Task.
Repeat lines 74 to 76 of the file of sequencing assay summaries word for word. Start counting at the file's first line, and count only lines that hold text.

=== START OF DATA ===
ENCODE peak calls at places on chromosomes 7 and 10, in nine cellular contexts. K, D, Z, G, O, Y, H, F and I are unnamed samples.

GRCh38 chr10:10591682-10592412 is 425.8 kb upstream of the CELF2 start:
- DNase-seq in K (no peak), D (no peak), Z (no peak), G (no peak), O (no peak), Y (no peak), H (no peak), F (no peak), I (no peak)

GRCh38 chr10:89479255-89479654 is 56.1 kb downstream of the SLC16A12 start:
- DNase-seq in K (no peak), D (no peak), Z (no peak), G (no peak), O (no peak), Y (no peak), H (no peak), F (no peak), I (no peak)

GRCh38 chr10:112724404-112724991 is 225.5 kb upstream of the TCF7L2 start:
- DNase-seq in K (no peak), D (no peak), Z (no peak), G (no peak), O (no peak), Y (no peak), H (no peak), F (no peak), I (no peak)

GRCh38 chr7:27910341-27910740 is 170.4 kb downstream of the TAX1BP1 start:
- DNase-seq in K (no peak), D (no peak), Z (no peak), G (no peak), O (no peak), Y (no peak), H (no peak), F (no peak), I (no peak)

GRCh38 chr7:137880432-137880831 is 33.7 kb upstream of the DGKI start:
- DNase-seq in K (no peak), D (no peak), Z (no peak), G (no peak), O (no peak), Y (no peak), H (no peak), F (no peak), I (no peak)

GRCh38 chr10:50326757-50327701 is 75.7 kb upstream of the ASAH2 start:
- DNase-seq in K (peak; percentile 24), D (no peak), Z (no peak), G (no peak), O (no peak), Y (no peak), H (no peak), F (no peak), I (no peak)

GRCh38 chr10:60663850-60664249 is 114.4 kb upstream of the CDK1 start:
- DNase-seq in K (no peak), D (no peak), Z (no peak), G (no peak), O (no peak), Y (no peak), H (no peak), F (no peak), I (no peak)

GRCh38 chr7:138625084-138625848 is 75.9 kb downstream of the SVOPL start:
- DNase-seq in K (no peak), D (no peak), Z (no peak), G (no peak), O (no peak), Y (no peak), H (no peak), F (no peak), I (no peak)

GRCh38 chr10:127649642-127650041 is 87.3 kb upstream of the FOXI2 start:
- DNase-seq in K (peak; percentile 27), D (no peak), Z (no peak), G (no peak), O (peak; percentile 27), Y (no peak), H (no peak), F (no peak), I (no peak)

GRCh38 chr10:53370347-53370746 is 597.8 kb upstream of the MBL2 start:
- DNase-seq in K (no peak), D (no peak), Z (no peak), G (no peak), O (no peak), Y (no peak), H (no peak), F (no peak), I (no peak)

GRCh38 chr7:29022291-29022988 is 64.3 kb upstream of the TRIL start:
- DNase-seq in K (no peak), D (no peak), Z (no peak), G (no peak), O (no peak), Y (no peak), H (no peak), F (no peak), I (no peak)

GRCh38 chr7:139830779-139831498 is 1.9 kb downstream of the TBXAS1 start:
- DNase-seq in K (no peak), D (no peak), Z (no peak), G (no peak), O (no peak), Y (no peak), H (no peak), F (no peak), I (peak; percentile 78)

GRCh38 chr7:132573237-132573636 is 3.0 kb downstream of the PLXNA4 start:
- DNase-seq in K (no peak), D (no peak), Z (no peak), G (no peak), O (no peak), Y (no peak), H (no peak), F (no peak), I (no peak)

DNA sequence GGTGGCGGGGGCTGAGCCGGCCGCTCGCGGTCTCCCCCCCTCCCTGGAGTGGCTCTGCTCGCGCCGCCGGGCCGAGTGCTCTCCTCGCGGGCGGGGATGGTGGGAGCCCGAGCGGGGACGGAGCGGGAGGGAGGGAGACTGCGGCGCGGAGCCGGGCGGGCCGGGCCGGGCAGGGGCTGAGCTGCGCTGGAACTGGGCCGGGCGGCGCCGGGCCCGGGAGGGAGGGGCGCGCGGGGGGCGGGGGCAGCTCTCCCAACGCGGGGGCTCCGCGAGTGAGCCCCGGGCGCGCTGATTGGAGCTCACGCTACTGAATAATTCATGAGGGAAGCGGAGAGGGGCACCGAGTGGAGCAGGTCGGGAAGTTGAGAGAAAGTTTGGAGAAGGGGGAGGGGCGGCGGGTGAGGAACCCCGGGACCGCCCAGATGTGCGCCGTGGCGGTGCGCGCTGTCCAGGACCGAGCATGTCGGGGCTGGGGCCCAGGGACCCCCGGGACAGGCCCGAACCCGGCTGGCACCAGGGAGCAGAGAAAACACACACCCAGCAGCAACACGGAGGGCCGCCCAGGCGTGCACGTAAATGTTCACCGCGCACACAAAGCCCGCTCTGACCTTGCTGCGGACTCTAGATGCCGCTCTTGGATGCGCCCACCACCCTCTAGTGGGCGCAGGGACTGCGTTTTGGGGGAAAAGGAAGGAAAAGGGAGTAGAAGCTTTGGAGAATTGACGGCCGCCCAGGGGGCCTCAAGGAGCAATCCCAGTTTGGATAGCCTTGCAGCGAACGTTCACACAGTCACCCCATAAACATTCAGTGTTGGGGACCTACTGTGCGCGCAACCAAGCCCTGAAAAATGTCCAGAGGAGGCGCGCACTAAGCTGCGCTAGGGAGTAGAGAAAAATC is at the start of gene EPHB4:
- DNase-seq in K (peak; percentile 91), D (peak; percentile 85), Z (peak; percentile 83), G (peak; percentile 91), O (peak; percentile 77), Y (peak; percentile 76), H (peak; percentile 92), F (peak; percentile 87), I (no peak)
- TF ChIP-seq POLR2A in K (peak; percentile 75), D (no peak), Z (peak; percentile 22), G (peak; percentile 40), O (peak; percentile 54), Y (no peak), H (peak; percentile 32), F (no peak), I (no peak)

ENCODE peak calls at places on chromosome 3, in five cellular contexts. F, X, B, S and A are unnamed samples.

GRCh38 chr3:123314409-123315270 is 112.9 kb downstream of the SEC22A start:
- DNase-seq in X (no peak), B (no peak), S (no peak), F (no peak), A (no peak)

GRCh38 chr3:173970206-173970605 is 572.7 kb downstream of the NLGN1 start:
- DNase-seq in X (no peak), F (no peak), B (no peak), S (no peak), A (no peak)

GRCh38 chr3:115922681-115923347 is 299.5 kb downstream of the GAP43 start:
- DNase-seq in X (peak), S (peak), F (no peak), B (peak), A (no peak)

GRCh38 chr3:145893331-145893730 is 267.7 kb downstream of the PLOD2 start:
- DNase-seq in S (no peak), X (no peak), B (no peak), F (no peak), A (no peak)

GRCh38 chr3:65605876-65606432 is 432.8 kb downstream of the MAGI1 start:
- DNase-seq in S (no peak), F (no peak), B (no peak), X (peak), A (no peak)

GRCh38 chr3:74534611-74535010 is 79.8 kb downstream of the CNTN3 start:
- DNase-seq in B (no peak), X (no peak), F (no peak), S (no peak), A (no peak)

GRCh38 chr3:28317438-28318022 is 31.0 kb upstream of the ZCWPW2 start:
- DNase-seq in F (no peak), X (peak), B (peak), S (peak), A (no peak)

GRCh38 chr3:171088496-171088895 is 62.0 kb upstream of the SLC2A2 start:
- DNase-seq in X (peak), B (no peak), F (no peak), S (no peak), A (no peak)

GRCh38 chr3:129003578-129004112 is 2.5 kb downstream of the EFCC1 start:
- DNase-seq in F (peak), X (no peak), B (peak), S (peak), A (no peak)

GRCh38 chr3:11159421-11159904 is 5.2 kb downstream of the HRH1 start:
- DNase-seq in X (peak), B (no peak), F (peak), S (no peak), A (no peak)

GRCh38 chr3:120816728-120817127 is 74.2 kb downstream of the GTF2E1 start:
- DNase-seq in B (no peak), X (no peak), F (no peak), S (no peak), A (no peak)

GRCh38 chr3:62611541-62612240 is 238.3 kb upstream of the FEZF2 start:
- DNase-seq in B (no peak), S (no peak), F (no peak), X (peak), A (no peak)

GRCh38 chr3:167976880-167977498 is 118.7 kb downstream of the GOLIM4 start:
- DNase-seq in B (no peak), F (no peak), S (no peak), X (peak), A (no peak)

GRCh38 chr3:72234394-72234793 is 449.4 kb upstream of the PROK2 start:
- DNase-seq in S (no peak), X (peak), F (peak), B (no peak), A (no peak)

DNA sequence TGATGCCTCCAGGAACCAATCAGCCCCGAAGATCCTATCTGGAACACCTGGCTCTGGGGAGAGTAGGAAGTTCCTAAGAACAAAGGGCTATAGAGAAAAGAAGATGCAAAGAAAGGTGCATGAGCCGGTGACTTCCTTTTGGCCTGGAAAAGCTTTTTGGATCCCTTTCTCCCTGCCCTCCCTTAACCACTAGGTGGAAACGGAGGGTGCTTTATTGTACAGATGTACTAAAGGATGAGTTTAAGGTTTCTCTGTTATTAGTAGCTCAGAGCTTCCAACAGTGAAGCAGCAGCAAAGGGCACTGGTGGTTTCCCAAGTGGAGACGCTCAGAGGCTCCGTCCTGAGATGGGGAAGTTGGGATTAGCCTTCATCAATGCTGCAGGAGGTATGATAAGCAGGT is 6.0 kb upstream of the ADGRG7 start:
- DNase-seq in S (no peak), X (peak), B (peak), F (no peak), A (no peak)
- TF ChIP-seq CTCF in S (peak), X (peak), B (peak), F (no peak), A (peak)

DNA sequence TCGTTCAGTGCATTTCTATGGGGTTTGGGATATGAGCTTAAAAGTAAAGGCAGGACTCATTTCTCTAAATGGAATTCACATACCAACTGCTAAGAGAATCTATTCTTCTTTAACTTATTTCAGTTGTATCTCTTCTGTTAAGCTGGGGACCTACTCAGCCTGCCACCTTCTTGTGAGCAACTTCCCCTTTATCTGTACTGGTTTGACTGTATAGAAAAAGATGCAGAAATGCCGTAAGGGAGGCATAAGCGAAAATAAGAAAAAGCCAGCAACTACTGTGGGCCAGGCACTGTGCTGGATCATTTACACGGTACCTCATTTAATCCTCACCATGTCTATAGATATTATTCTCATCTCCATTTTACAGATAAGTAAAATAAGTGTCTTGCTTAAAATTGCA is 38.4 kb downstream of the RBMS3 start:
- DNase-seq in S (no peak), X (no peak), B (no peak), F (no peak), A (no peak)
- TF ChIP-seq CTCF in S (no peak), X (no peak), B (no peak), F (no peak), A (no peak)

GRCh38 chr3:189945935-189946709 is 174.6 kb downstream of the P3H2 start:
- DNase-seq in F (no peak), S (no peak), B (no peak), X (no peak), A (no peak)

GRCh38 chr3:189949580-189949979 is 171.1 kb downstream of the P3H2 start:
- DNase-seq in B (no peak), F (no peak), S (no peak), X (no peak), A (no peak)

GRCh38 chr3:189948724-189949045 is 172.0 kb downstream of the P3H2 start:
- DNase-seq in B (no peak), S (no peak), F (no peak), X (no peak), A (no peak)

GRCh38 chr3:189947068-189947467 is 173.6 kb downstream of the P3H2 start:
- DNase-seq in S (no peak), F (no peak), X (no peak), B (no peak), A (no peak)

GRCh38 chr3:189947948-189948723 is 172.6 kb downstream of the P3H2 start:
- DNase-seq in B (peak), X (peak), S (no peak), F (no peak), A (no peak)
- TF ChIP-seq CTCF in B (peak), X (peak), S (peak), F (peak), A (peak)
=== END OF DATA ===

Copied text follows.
GRCh38 chr3:189947948-189948723 is 172.6 kb downstream of the P3H2 start:
- DNase-seq in B (peak), X (peak), S (no peak), F (no peak), A (no peak)
- TF ChIP-seq CTCF in B (peak), X (peak), S (peak), F (peak), A (peak)